Agile Sustainability: The key to business survival
Klara Nenadlova, one of our sustainability experts, explores why agile sustainability should be a priority for any organisation wishing to stay relevant.
At Clarasys, we define sustainability through a three-fold lens, namely Social (people), Economy (prosperity) and the Environment (planet). We believe that to drive impact in these areas you need to be agile, which means scanning the horizon, prioritising where to change, and continuously evolving.
Why agile sustainability builds resilience
According to agile sustainability expert Hugh Thomas-Davies1, truly successful organisations are not only resilient to change, they also resist shock and evolve at the same time. In other words, they thrive under pressure. Thomas-Davies calls this the “Anti Fragile” phase.
To be Anti Fragile, organisations need to focus not just on sustainability in an environmental sense, but also on corporate purpose, culture, and collaboration while continuously innovating. The first step is to combine agile practices with a focus on the triple bottom line (Social, Economic, Environmental). Organisations need to define how social, economic, and environmental factors interplay with their goal or purpose. They need to continually assess and evolve priorities based on this understanding and be prepared to be perpetually adapting the way that they work.
Making agile sustainability work in practice
Agile sustainability in practice requires a cultural shift. For me, the most important concepts are; willingness to learn and innovate, being open to trying something untested, adopting an iterative approach, cultivating a feedback culture, and most importantly psychological safety. This last concept underpins all the others.
Willingness to learn and innovate
A willingness to learn about external factors affecting your organisation and a keenness to innovate will keep you ahead of the curve. This means keeping up with changes in legislation, researching new trends, staying ahead of your competition, as well as creating the best possible products or outcomes for your customers and employees. For example, understanding the type of materials your organisation uses, and researching environmentally-friendly alternatives can help cut production costs and attract new customers through sustainability initiatives.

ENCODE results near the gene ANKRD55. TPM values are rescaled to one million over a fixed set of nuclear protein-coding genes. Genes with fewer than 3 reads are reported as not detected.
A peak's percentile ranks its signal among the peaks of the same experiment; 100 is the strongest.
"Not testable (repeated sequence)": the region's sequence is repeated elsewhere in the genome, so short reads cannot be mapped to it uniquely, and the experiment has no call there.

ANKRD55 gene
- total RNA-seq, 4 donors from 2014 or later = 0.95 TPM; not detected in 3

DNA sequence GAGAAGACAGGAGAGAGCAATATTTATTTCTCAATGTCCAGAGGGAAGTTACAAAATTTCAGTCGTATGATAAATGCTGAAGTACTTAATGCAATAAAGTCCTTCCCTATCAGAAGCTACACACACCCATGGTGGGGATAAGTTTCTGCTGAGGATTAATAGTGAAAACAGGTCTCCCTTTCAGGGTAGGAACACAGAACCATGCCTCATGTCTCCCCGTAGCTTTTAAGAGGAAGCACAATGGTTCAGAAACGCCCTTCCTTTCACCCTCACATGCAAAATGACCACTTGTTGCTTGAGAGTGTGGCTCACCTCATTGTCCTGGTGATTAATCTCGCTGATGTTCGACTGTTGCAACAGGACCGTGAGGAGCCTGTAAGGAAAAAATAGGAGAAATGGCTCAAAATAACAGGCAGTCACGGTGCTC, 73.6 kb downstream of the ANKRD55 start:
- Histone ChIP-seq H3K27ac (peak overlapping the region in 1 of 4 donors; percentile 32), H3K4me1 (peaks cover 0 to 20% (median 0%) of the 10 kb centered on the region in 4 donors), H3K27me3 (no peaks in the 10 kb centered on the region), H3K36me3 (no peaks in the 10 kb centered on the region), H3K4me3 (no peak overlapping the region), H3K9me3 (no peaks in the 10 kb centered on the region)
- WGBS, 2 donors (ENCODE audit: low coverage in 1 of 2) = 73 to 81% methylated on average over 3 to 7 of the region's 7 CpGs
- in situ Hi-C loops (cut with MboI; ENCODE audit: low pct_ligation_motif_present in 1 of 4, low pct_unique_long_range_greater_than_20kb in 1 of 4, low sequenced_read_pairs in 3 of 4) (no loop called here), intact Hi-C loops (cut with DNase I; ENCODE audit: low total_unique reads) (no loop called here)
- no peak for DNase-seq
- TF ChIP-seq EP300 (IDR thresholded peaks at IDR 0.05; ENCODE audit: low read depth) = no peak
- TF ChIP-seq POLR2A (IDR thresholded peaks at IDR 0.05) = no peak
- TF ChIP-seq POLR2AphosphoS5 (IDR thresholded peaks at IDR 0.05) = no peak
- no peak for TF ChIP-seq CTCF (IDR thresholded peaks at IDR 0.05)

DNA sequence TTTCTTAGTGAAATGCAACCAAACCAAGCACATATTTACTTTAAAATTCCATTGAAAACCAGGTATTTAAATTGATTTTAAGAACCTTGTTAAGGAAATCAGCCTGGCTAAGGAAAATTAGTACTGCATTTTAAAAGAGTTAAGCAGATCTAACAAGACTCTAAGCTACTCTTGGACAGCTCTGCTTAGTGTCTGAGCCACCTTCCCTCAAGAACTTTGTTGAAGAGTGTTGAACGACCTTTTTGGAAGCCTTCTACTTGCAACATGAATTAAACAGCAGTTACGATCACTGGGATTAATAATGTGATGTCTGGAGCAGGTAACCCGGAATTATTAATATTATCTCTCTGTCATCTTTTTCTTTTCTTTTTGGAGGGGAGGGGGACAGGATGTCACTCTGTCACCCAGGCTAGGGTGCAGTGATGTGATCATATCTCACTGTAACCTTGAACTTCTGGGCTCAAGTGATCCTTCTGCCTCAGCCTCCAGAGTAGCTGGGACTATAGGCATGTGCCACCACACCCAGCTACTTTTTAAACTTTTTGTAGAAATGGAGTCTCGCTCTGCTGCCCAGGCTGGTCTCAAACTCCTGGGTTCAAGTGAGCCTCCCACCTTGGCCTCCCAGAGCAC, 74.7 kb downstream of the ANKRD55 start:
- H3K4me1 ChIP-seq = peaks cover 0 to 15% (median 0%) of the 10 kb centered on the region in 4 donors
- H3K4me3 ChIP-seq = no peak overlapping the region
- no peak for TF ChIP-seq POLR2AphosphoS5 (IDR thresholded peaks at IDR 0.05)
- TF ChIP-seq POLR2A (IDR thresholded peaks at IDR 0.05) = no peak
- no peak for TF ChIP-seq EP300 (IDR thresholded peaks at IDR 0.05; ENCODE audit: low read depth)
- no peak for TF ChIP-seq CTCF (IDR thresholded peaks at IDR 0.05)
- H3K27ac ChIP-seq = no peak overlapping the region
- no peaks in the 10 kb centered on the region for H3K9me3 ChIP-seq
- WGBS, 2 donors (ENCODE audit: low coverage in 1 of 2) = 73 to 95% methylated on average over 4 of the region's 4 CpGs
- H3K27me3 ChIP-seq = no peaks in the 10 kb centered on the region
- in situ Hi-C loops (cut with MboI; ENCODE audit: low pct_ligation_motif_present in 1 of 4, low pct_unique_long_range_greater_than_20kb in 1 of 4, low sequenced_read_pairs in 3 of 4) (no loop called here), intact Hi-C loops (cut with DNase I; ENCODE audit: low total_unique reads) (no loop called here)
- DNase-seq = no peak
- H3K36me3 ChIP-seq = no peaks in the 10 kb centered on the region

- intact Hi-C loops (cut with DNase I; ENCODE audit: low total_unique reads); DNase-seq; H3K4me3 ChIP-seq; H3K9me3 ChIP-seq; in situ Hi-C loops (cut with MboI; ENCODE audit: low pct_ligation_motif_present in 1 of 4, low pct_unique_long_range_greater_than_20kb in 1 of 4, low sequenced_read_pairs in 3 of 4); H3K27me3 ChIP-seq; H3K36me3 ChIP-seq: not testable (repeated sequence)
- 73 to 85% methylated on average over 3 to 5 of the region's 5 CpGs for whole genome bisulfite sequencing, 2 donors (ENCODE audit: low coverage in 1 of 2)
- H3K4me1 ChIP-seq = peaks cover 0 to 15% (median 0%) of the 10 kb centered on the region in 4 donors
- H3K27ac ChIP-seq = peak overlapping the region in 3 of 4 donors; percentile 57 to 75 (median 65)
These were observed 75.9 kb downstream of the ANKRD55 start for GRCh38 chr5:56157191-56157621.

Being open to trying something untested
Organisations should not be afraid to test out an idea, learn from mistakes, and celebrate “sky's the limit” thinking. Enabling people to adopt agile ways of working will ensure they focus on improving their minimum viable product (MVP), rather than worrying that a task wasn’t carried out perfectly the first time.
For example, a business wants to create a new initiative which will cut costs and move closer towards its net-zero goals, but there’s uncertainty over how the initiative will land with the team. In this instance, trialling the initiative in phases or for a temporary period can help to understand whether the idea is good, and how it can be improved.
Adopting an iterative approach
The journey towards achieving outcomes is more important than the outcomes themselves. In practice, this means focusing on the highest priority item first, working iteratively, and continuously developing ideas. Learn from what works and what doesn’t, continuously stay relevant by seeking feedback, and adjust your approach to factors outside of your control. For example, your organisation has environmental initiatives it is looking to achieve, but you don’t know where to start. ‘Quick wins’ such as putting recycling bins into your office space may not be the highest priority but it will help you start working towards your outcomes and you can give a progress report to your people. This will allow you to focus on longer-term initiatives such as calculating your carbon footprint.
Cultivating a feedback culture
Cultivating a feedback culture is about adapting and potentially redesigning how you operate based on feedback from your people, partners, and customers. Feedback tells you how people are feeling, what they need, and what’s important to them. What you do with this feedback is what matters most.
For example, if you were looking to improve something about a product, such as making materials more sustainable, you would rely on the feedback of not just your customers but your employees, partners, and your supply chain to understand what is possible, and more importantly, desirable. You may receive a lot of feedback, in which case it’s important to prioritise subsequent actions not just based on the frequency of feedback but also on how much acting on the feedback will enable you to achieve your organisation’s objectives. Providing visibility of the actions you take following feedback will further increase the likelihood of receiving constructive feedback in the future, enabling innovation.
Psychological safety at work inspires creativity and ideas. In this environment, team members feel safe to express themselves, they become highly engaged, and performance is boosted. In a safe space, people are open to trying something that is untested, and they become comfortable with sharing unfinished concepts. They will also feel empowered to offer honest feedback. This is why psychological safety is so important when working in an agile way.
Agile sustainability will help to secure a company’s future, but can only exist in an environment that is reinforced with psychological safety. With this in mind, immediate focus doesn’t need to be perfectly defined. Tackling goals in iterative ways enables an organisation to seek feedback and change direction where needed while allowing for innovation in the process.